LAS VEGAS – Speaker supplier Klipsch has entered the audio electronics business with the purchase of select assets of Mondial Designs, which marketed components under the Acurus and Aragon brands.
The 55-year-old speaker maker also hired Mondial’s top two engineers and Paul Rosenberg, who co-founded Mondial 18 years ago.
Describing the two brands as having been undercapitalized, Klipsch executive VP T. Paul Jacobs said Klipsch resources will make it possible for the brands to generate higher revenues by “offering a well-rounded product line” and by opening new territories where the brands lack distribution. “Mondial has reps in only half the country,” he said.
Although the company was at CES soliciting dealer and rep feedback on the brands’ long-term strategy, Klipsch already has some short-term ideas, including more aggressive penetration by one of the brands into the custom installation segment. Likely products would include 12-channel amps and, if dealers believe it’s worthwhile, a distributed-A/V system, Jacobs said.
Meanwhile, Mondial’s engineering talent will enable Klipsch to add digital electronics and digital amplification to Klipsch-brand speakers, as well as develop home theater electronic speaker solutions ranging in price from less than $2,000 up to $30,000 or $40,000, Jacobs said.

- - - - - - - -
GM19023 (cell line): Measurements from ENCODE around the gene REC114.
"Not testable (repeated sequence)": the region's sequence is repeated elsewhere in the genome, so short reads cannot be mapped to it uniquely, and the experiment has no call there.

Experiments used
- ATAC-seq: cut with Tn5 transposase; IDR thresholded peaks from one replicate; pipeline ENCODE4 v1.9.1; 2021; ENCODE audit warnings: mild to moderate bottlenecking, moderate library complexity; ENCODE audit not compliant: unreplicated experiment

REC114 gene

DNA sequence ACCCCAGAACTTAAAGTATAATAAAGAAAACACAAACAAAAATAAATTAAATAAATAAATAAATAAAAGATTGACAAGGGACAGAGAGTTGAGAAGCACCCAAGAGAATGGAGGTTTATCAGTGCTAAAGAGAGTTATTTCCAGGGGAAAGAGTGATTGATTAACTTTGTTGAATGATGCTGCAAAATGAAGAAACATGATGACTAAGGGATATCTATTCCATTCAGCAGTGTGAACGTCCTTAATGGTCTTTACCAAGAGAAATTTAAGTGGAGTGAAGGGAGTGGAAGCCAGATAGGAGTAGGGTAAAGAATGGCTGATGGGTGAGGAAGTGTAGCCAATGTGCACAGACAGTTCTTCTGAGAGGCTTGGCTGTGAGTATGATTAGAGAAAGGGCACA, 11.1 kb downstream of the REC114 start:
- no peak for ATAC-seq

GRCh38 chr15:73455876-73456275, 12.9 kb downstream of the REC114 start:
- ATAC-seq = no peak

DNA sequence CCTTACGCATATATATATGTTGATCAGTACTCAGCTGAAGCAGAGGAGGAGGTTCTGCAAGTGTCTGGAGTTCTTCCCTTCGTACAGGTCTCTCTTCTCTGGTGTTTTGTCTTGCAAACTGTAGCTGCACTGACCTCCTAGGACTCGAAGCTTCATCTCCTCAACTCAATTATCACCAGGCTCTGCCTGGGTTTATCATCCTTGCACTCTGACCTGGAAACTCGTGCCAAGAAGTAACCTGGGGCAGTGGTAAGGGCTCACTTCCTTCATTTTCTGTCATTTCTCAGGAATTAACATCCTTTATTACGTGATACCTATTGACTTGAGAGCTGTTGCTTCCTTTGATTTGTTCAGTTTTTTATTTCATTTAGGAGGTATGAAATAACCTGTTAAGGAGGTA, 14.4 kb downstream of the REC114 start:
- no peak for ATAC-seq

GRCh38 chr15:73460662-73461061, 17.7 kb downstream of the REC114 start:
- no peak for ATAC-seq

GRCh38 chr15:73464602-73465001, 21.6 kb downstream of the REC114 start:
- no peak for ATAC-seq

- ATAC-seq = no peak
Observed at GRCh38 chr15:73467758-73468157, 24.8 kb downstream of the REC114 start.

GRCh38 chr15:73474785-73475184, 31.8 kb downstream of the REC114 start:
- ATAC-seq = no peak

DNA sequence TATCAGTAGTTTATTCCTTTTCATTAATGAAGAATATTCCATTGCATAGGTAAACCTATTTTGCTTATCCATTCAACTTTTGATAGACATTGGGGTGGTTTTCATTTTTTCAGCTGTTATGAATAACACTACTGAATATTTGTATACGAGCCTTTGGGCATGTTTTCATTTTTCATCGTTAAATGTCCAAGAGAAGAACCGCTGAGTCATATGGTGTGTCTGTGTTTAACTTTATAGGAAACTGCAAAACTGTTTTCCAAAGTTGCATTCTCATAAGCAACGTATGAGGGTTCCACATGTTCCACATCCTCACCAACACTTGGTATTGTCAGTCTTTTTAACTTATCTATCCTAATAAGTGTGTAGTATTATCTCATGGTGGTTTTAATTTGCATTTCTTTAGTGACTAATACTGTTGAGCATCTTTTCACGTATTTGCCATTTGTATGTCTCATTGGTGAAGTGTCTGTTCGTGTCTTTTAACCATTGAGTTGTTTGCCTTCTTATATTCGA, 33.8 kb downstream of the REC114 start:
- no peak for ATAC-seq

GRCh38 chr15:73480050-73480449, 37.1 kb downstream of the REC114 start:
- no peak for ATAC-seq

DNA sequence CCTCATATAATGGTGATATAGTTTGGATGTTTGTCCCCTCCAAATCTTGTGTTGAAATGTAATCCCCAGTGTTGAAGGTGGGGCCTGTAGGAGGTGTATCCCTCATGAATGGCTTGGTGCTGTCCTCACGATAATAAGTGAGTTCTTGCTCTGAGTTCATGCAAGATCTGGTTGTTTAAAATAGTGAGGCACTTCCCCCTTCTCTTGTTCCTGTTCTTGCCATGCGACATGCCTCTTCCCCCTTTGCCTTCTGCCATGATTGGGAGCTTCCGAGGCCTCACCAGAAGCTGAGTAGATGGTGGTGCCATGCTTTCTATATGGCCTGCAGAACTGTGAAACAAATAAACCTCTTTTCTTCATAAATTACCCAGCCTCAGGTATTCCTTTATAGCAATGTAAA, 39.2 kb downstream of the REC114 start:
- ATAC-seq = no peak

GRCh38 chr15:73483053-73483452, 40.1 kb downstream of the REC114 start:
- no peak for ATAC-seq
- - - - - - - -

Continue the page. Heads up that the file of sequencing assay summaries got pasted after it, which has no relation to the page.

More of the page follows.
Klipsch is considering co-branded Klipsch/Acurus and Klipsch/Aragon solutions, and if that happens, the company will offer the solutions to current Klipsch and Mondial dealers. “People are looking for home theater solutions,” he said. Klipsch’s goal is to ship the first solution by September.
Likewise, co-branded high-quality tabletop systems featuring Klipsch-branded speakers are also under consideration, Jacobs said.
The first speakers equipped with digital electronics will be multimedia speakers incorporating digital equalization and amplification and room-response correction. They’re due in late spring or early summer.
Music studio speakers with digital amplification and equalization will ship in late summer, but home versions won’t be out until 2002 “at best,” he said.
As for distribution, Klipsch will retain Mondial’s independent reps and 250 dealers and will offer separate franchise agreements for the Acurus and Aragon brands, Klipsch’s top-end Heritage series, and Klipsch’s core products. Klipsch uses factory sales reps to sell its speakers.
Based on dealer feedback at CES, Klipsch hopes by March or April to develop a three-year plan for the Mondial brands, which market amps, preamps and processors. At CES, Aragon added a DVD-A/V player.
Jacobs described Acurus as a midfi/upper midfi supplier positioned like Adcom, Rotel and B&K. Aragon is positioned higher and competes more with companies such as Proceed. Klipsch’s selection, he said, includes a variety of speaker series that match the electronics brands’ positioning.